In middle school, I got in trouble for a joke I made and I was forced to see the counselor for a week. My parents didn’t know. After that, I toned down my jokes. In the 7th grade, I had just gotten a haircut (I hated every single one of my haircuts.) and was feeling more self-conscious than I usually was. On my way to band class, and to my surprise, this random girl came and gave me a hug. I didn’t know what to do, or what to say. I just stood there with my arms by my side like a statue while she hugged me. I didn’t hug her back. Over time, I had grown to like her. I was infatuated with her, but I didn’t know at the time, silly me thought it was “love.” A year later, overcoming my fear of rejection, I asked her out. Instead of giving me a solid yes or no, she said maybe. This “maybe” kept me in her grips for the better half of the year before my infatuation ended and I was able to rationally think again. By that time, the hugs have stopped. As the year went on, I noticed that she did what she did to me with every guy. Hug them, get close to them, a few months later move on to others. Rinse and repeat. After that, I promised myself to never get close to another female again. The emotional hell and drama just wasn’t worth it.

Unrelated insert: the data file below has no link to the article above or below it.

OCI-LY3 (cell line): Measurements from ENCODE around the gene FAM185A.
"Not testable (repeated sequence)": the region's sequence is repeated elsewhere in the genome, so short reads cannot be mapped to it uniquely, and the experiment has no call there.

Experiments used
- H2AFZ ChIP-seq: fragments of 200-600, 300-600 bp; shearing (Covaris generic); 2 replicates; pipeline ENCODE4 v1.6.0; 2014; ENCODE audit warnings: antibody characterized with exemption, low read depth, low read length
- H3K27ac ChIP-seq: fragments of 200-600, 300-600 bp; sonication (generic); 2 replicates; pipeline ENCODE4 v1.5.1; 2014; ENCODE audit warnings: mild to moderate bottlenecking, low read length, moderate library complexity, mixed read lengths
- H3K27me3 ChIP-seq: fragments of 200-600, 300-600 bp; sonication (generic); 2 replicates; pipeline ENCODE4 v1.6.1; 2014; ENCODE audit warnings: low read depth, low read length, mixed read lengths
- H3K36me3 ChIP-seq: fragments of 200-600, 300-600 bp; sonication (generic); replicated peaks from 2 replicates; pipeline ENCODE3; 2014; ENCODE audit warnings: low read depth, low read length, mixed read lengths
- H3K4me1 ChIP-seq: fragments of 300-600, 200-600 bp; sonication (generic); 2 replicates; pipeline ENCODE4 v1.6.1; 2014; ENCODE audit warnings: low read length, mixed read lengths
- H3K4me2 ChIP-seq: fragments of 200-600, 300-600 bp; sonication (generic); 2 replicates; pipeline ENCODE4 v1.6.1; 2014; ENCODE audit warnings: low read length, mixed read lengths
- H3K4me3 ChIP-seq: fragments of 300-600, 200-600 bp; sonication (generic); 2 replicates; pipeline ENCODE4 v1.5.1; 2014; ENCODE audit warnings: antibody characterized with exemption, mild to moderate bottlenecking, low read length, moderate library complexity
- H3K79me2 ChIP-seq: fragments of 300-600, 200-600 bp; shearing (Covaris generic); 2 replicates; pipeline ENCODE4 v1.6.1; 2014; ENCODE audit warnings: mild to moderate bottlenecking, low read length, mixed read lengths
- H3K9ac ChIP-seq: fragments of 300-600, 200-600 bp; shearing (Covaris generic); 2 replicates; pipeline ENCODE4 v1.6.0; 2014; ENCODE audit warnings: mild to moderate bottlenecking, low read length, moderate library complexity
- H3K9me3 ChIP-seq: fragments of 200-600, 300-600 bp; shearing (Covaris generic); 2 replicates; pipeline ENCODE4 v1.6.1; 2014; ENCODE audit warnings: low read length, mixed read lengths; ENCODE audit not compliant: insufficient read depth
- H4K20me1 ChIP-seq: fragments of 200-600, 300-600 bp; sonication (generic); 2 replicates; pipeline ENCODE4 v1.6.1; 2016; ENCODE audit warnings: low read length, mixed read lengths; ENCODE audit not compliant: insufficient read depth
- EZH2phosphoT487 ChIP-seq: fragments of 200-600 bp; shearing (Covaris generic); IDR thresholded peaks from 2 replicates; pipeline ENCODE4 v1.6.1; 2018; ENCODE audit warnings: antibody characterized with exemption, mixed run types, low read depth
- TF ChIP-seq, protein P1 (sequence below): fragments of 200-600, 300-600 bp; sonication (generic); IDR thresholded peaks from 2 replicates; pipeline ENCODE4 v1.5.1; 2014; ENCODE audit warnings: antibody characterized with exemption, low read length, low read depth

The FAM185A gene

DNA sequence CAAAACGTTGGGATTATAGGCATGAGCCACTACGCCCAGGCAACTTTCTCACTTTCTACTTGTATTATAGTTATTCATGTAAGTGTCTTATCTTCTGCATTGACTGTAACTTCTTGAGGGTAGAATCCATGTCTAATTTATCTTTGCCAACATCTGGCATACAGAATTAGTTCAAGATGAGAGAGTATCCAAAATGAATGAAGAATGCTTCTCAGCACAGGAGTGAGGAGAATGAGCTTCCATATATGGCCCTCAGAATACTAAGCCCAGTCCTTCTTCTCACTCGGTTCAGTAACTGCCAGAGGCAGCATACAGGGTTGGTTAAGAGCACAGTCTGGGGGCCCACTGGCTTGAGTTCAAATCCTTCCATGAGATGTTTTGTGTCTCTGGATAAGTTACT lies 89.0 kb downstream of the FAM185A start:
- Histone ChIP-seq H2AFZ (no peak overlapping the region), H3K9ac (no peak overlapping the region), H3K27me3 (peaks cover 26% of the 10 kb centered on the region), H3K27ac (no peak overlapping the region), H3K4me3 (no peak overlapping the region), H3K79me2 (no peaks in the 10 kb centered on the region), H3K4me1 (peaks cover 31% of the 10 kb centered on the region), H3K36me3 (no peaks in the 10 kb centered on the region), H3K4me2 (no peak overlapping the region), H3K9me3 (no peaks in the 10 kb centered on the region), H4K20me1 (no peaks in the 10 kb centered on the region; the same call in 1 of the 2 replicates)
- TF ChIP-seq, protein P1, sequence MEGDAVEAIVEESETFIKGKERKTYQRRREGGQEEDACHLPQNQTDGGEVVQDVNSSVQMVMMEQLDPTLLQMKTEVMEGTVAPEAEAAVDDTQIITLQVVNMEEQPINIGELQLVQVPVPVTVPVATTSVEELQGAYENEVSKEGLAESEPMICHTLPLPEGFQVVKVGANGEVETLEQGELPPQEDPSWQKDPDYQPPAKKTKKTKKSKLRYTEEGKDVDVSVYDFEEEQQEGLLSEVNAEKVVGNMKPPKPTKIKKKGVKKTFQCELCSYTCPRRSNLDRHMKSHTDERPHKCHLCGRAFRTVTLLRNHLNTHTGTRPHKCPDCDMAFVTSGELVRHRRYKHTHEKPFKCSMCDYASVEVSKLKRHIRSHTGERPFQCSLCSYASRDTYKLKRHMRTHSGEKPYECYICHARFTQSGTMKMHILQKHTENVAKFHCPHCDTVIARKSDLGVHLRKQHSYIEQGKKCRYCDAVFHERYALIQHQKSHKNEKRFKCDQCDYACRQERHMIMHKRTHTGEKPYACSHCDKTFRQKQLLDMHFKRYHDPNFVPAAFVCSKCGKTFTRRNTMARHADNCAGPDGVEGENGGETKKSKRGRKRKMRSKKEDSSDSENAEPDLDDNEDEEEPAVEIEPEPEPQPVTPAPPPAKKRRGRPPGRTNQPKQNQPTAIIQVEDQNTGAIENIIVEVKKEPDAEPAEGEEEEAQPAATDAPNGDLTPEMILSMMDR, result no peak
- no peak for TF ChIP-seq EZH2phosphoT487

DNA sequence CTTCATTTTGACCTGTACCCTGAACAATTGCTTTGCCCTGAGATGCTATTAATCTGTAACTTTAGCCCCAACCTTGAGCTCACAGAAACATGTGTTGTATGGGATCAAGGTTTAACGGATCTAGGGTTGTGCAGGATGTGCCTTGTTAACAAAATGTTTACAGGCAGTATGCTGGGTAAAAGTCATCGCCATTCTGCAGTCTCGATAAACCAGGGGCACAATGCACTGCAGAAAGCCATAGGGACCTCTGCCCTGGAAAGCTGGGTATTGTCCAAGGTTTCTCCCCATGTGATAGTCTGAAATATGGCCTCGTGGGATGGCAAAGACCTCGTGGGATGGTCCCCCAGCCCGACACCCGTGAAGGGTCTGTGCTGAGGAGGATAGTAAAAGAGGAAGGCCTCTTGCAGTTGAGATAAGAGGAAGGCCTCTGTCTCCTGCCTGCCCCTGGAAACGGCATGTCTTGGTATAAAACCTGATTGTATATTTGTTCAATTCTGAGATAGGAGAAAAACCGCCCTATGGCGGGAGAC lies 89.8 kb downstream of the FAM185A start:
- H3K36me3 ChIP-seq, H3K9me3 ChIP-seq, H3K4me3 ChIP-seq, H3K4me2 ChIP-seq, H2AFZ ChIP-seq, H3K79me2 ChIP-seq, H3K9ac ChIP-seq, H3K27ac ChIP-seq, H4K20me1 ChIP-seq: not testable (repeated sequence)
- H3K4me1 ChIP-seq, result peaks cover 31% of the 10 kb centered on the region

After graduating middle school and starting High School, I had become very cold and logical. Or atleast I tried. I acted like an a**hole for lack of a better term. I justified pushing others away by saying it was more trouble than it was worth; love is just a bunch of chemicals being pushed around in my brain. By Sophomore year, I let down some of the walls I built up and attempted to socialize. I still didn’t do the whole hanging out thing and my weekends were spent in front of a computer as always, but my social network got bigger. We helped each other when in need, but I still didn’t view them as friends and I certainly didn’t trust them enough to tell them what I’m wrting here now.

I am now a Junior, and my workload has more than tripled when compared to Freshman year. I’m majoring in Computer Science and am pushing myself with 3 college level courses and a monday-friday after school program doing computer work. I’ve become stressed out this year and I find myself indulging in my fantasies a lot more. The summer before my Junior year began, I found an anime on the Internet called Spice and Wolf. I was never much of an anime fan, but I watched a few episodes and became infatuated with the female character, Horo. Every time I lay on my bed, I retreat into my fantasy world where I’m holding her in my arms and everything is perfect.